Victorian Government Purchasing Board
Achieving Excellence in Government Procurement

Greener Government Buildings

Greener Government Buildings (GGB) is a program that improves the energy efficiency of existing government buildings to reduce operating costs and greenhouse gas (GHG) emissions. Energy is saved through a combination of:

  • Lighting upgrades (e.g. LED)
  • Heating, ventilation and cooling upgrades (HVAC)
  • Solar panels
  • Building automation and controls

Latest News:

As part of 2017/18 budget, the Victorian Government announced it will invest $20 million in the GGB program to target a number of government buildings and infrastructure. This is in addition to the $33 million the Government invested last year. The Government will use Energy Performance Contracts (EPC) to ensure the best and most efficient solutions are identified, and savings are guaranteed, measured and verified.

In addition to the above, Public Non-Financial Corporations (PNFCs) that have the power to borrow may access loans directly through the Treasury Corporation of Victoria (TCV) for GGB projects. These loans will be made available at the bond rate, excluding the Financial Accommodation Levy (FAL) that is typically applied to their borrowings.

Key Links

What is an EPC
Alternatives to EPC
EPC Process
Current and Past Projects
Panel of Prequalified EPC Providers
GGB Team Contact Details

Key Documents

GGB Guidelines August 2016 PDF.gif
Project Plan Template word.gif 
Request for Proposal Template word.gif
Proposal Template (draft) word.gif

Detailed Facility Study Template (draft) word.gif

Measurement and Verification Planword.gif 
DTF Standard Detailed Facility Study Agreement word.gif 
DTF standard Energy Performance Contract Mar 2017.docword.gif

What is an EPC?

An EPC is a process where a contractor is engaged to design, implement, verify and guarantee the savings from an energy efficiency project. This method of delivering energy efficiency upgrades to buildings is considered low risk and is widely accepted around the world. Under the GGB program, the EPC aims to achieve a 5-year simple payback period for all projects, i.e. projects must pay for themselves with the savings achieved over 5 years. However, EPCs are not suitable for all facilities and are typically only used for large and/or complex buildings, e.g. hospitals, TAFEs, large office buildings, sporting complexes, etc. For smaller sites such as schools, alternative approaches may be preferable.

Alternatives to EPC

In instances where department or agency’s total energy consumption is too small to attract the market to deliver an EPC (usually less than 1 GWh annual electricity consumption), or the building services are relatively simple, an alternative project delivery method to EPC may be considered. In these instances, departments/agencies should contact DTF for further advice.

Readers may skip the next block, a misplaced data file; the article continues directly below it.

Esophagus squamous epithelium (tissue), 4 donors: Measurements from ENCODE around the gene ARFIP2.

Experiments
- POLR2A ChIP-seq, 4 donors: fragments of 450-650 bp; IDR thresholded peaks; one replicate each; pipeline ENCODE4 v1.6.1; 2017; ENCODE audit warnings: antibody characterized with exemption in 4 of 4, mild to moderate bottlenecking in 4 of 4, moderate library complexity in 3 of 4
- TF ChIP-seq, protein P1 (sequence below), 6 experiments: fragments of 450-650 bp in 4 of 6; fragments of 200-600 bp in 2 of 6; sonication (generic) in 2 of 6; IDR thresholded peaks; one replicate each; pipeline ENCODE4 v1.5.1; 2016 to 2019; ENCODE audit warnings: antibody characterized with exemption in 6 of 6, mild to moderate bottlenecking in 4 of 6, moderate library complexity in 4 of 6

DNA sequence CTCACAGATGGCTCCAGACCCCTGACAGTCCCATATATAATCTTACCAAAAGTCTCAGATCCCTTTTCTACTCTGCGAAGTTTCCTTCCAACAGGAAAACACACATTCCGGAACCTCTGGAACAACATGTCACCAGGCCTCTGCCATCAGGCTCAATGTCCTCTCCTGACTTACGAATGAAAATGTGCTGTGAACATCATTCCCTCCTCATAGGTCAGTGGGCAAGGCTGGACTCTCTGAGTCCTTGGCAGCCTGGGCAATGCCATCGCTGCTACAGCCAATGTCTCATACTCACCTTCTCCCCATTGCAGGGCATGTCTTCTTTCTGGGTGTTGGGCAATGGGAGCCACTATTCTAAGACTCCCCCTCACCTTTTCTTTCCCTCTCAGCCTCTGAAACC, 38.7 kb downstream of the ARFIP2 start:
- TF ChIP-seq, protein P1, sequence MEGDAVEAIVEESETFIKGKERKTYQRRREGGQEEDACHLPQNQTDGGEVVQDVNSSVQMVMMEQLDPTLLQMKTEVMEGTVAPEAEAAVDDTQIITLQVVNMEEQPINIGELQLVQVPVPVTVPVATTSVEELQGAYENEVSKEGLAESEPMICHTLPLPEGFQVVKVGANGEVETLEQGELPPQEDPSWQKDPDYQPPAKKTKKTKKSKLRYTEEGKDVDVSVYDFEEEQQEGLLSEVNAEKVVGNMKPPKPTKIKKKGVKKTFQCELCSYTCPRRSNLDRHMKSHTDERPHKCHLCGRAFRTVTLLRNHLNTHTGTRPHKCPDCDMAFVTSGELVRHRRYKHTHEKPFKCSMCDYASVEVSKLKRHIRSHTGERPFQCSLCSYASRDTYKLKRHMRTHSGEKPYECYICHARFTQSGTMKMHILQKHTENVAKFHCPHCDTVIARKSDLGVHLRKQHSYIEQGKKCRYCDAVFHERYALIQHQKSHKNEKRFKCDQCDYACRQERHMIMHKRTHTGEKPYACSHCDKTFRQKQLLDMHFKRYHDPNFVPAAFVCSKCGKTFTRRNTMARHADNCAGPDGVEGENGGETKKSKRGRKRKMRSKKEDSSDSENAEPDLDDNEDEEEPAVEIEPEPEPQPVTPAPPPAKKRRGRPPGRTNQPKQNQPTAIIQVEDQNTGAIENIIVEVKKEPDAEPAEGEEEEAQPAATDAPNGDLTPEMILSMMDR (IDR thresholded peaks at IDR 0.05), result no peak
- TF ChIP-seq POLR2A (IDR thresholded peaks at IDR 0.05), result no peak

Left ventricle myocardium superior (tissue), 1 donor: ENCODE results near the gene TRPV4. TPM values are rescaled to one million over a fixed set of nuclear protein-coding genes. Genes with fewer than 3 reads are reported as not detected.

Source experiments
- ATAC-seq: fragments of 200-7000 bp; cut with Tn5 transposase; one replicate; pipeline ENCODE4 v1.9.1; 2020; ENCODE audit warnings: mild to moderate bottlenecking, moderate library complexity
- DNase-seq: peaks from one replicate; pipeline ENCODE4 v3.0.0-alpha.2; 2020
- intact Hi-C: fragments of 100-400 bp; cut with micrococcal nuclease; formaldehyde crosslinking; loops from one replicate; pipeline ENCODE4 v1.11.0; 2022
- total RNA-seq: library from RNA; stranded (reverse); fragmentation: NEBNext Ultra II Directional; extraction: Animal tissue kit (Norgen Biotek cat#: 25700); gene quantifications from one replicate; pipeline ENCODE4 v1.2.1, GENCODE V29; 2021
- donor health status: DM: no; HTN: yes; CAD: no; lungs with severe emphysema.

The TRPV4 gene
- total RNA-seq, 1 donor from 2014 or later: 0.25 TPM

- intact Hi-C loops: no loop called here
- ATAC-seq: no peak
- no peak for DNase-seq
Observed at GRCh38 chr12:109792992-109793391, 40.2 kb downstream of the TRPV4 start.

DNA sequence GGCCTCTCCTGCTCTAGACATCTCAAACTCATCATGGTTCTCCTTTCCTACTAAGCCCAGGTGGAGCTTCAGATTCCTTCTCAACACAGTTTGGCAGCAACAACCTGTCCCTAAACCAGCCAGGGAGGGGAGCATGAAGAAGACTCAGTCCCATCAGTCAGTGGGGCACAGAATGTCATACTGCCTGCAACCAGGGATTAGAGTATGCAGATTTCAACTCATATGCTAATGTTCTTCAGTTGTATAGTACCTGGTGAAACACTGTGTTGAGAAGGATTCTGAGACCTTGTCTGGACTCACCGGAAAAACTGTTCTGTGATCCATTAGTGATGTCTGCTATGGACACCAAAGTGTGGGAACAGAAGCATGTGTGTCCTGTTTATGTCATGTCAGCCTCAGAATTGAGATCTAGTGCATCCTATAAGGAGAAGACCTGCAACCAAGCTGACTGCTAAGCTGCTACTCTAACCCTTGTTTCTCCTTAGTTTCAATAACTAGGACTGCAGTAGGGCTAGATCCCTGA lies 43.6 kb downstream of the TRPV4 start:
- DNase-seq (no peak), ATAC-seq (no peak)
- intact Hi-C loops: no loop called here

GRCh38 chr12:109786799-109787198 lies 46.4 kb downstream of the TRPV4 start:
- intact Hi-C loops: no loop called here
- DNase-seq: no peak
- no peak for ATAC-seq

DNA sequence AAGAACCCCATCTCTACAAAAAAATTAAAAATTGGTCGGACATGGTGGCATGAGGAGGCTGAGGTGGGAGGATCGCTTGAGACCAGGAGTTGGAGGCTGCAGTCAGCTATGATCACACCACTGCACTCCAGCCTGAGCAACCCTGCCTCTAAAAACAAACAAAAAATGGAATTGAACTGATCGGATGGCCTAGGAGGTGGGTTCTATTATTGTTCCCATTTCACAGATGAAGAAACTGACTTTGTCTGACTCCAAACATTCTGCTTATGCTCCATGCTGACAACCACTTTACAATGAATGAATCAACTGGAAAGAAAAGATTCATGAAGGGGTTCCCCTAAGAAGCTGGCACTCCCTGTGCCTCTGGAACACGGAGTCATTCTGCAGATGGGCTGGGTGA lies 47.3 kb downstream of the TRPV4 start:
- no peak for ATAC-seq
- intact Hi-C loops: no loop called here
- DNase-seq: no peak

EPC Process

The EPC process under EGB consists of 7 stages as outlined below.

1. Project Plan

Departments and agencies should complete a project plan using the Project Plan Template and secure pre-approval from a financial delegate with capacity to approve the expected level of eventual project costs. The project plan should be completed in consultation with a member from the EGB team who can provide advice to the expected contract size, project scope and identify financing options. The project plan should include:

  • details of the buildings to be considered for energy/water saving opportunities;
  • the process to engage with contractors and determine the project scope;
  • the proposed governance structure, including details of the ‘Project Sponsor’ and ‘Project Manager’ within the department/agency;
  • expected timelines;
  • constraints and dependencies; and
  • risks. 

2. Expressions of Interest (EOI)

At this stage, details of the scope and opportunities for the project are distributed to a panel of prequalified EPC providers. These contractors are Energy Service Companies (ESCOs) who have been pre-qualified by DTF and have demonstrated the required competencies in delivering energy performance contracting (EPC) projects. Information about the members of the panel can be found here.

3. Request for Proposal (RFP)

After receiving the EOIs, the department or agency will select the three contractors to take part in a competitive tender called a RFP. Tenderers will be provided with details of the buildings included in the project, including their annual historical energy consumption, and current utility rates. A Request for Proposal template. Further to a standard tender, the RFP involves competitively auditing the buildings to identify energy efficiency measures. Tenderers will typically have around 10 weeks to undertake audits, after which they will be required to submit a proposal including details of the recommended energy/water saving solutions, along with proposed costs and savings of each measure.  Consistent with a level 2 energy audit, project costs and savings included in the RFP submissions are expected to be accurate to within 20 per cent.

4. Detailed Facility Study (DFS)